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5 Common Website Security Vulnerabilities

4 MINUTE READ | April 29, 2015

5 Common Website Security Vulnerabilities

Whether you’re a developer, website owner, or user, you should be aware of Website Security and Security Issues. Unfortunately, websites are prone to security risks and there is no such thing as a 100% secure site, with new vulnerabilities found all the time. Here are a five common website security vulnerabilities, and tips on how they can be prevented.

  1. What it is: Cross-site Scripting, or XSS, is when an attacker tries to inject code, commonly JavaScript, into a website. The malicious code is then run to attack your site by gaining access or gathering secure information from visitors on your website.You should: Ensure information being passed around on your website is validated and escaped. Escaping tells the browser that what you’re sending it should be interpreted and treated as data rather than anything else, this is done by stripping out any HTML or escaping any special characters. A lot of frameworks have this functionality built in, so ensure you’re utilizing it!

  2. What it is: This is a code injection technique which allows hackers to insert malicious SQL statements. It can typically be exploited through forms, where the form input data is not filtered or validated. It allows hackers to expose data or bypass access mechanisms.You should: Use prepared statements which many languages offer, such as the PHP PDO class. This allows you to define sections of a query so no other information or actions are accepted and injected into your database. Validating information you’re getting from a form as soon as you get it will also help against this.

  3. What it is: CSRF is when a site is exploited using malicious code from another site. For example, if a user is logged into their bank account and, while still logged in, they start browsing the internet and click a link to a site that has malicious code, that site sends a request to the bank website and executes unwanted actions. Of course we expect our bank to have a lot of security on their site; however, any site with sensitive information, such as user information, needs to be protected.You should: Use tokens, or hidden input fields on forms with random encrypted strings to help prevent this. As a user, you can prevent this yourself by logging out of websites once you’ve finished using them and being conscious of the websites you’re visiting.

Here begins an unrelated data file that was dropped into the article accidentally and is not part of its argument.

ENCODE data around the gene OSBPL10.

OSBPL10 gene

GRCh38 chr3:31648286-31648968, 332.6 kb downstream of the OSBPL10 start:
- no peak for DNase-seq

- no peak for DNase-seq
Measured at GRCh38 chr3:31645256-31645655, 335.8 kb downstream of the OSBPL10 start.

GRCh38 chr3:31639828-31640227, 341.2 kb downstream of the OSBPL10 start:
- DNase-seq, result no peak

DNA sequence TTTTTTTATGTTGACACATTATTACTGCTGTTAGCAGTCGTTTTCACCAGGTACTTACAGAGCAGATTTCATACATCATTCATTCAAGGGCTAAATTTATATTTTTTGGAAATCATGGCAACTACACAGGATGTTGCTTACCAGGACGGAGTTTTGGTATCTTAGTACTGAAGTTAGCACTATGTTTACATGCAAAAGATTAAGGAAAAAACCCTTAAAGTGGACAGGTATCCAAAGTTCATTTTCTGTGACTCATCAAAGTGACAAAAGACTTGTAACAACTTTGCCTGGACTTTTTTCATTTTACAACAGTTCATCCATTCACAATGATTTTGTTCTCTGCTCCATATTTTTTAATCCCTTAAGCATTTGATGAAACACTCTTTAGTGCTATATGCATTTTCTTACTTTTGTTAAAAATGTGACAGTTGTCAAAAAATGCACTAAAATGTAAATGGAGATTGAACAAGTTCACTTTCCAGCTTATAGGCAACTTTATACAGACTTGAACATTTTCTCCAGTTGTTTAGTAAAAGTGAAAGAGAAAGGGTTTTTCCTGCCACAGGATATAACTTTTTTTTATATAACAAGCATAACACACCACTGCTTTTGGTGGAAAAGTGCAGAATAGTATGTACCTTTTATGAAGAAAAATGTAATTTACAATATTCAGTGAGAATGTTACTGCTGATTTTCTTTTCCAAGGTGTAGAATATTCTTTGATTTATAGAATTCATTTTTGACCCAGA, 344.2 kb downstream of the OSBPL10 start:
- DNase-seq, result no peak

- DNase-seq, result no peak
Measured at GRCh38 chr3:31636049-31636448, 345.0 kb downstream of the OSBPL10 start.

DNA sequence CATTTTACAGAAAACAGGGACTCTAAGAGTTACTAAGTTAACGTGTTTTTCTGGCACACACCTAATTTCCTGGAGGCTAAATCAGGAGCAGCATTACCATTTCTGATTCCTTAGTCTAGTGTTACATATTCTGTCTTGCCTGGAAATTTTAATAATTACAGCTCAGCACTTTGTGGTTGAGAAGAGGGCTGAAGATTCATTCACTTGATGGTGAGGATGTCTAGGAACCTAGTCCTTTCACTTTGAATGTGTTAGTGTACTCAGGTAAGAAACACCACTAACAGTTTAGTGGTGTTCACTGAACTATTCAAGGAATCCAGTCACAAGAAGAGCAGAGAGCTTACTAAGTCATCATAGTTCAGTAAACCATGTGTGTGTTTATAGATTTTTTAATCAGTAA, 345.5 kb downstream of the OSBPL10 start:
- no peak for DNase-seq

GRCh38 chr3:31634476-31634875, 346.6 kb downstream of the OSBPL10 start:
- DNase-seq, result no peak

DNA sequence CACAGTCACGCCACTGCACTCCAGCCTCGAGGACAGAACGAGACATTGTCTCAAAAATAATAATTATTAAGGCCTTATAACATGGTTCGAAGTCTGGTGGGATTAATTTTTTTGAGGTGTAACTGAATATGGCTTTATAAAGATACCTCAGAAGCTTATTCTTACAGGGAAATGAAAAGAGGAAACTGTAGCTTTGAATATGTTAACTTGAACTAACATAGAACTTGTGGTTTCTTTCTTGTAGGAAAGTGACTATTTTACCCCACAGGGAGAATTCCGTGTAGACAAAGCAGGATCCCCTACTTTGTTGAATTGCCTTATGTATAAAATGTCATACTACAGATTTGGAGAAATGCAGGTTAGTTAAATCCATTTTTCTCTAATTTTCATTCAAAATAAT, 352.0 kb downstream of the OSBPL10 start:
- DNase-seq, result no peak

4. What it is: Sites often lock down information that is only visible to logged in users or specific membership levels. Unless it is locked down correctly, it may still be accessible by people who don’t have the correct permissions to access the page, information, or downloadable documents. We often lock down areas as they contain functionality or information we don’t want shared, if these areas are accessible without the correct authentication and authorization steps, this information can be taken or the unauthorized access could be used in a malicious way.You should: Validate the actions of users, ensure they are only accessing areas and files they’re allowed to. Ensure any uploads are the expected filetypes, by looking at more than just the given extension. Also avoid storing information on your site or in your database that would allow a hacker to gain access to a users personal information, such as storing or allowing for password hints.

  5. What it is: Software is continuously updated to not only improve functionality, but also to fix any bugs or vulnerabilities. If you’re still using an older version of software, known vulnerabilities can be exploited very easily as this information is often published online and in updated documentation. When a vulnerability becomes known, hackers are quick to try and exploit them.You should: Ensure you keep all software up to date, whether it is a site like WordPress and any plugins you have installed, or the server hosting your website (hosting providers should take care of this).

There are several prevention methods that can be implemented by a website developer to protect your site, and even more resources documenting these online. For more information about online security and additional vulnerabilities you can visit oWasp.

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– Emily Fox


Posted by Emily Fox

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